Unformatted text preview: auses many positive outcomes for Washington and the world. The first has been a more peaceful world. During the Cold War, U.S. leadership reduced friction among many states that were historical antagonists, most notably France and West Germany. Today, . Retrenchment proponents seem to think that the current system can be maintained without the current amount of U.S. power behind nited American primacy helps keep a number of complicated relationships aligned--between Greece and Turkey, Israel and Egypt, South Korea and Japan, India and Pakistan, Indonesia and Australia. a Pax Americana does reduce war's likelihood, particularly war's worst form: great power wars. Second, American power gives the U S the ability to spread democracy once states are governed democratically, the likelihood of any type of conflict is significantly reduced. it is because they are more open, more transparent and more likely to want to resolve things amicably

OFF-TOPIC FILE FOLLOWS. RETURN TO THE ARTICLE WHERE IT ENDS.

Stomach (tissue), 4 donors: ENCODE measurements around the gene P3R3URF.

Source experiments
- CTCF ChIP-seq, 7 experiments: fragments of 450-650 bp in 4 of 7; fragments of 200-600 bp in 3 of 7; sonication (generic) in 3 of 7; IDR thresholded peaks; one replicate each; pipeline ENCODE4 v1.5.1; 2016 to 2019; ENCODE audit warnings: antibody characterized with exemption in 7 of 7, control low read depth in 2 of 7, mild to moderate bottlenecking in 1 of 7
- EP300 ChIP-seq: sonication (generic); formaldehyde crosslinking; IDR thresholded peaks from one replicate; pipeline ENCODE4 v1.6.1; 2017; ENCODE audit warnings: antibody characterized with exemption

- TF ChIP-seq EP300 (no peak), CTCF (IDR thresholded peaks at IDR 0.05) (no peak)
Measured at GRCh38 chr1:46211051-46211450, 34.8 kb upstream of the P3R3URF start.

This is not to say it fulfills Woodrow Wilson's vision of ending all war. Wars still occur where Washington's interests are not seriously threatened, such as in Darfur, but nited tates and other elements of its ideology of liberalism. Doing so is a source of much good for the countries concerned as well as the United States because, as John Owen noted on these pages in the Spring 2006 issue, liberal democracies are more likely to align with the United States and be sympathetic to the American worldview.3 So, spreading democracy helps maintain U.S. primacy. In addition, This is not because democracies do not have clashing interests. Indeed they do. Rather, in concurrence with U.S. leadership. And so, in general, democratic states are good for their citizens as well as for advancing the interests of the United States. Critics have faulted the Bush Administration for attempting to spread democracy in the Middle East, labeling such an effort a modern form of tilting at windmills. It is the obligation of Bush's critics to explain why democracy is good enough for Western states but...
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This document was uploaded on 11/20/2013.
- Fall '13